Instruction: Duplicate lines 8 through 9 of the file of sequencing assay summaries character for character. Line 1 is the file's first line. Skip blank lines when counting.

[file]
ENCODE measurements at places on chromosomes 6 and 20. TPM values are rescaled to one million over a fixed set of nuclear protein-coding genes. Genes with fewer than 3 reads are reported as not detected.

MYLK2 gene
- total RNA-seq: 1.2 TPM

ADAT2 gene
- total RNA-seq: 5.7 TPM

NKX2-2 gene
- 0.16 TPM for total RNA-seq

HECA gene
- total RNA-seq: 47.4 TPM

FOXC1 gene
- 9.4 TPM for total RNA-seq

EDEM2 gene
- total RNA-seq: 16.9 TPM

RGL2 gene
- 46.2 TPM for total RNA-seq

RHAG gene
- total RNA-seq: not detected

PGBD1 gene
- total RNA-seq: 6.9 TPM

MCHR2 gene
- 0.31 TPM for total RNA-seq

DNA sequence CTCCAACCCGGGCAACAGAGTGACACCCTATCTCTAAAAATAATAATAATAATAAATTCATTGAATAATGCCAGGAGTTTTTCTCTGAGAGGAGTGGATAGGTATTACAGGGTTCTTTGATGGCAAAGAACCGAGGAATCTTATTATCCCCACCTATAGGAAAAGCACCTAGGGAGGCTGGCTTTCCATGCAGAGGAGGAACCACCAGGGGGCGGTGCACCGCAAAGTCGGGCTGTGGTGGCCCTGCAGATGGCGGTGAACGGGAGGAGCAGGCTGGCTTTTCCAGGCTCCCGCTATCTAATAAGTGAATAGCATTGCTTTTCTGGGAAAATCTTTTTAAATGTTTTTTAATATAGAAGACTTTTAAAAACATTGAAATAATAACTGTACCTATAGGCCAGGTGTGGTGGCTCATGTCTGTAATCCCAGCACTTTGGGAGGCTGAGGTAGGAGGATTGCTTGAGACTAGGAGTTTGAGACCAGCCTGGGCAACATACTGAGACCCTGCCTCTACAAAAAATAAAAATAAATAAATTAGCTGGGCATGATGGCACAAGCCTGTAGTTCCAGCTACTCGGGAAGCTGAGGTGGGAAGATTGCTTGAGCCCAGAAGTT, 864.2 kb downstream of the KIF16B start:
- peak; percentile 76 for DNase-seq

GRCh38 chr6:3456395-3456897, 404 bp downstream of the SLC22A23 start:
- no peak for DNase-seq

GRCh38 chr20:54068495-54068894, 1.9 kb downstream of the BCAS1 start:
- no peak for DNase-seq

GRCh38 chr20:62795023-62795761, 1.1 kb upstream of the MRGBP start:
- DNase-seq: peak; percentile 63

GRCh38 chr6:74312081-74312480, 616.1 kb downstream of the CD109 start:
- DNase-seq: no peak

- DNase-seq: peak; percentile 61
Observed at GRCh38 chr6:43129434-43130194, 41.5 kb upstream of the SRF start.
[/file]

HECA gene
- total RNA-seq: 47.4 TPM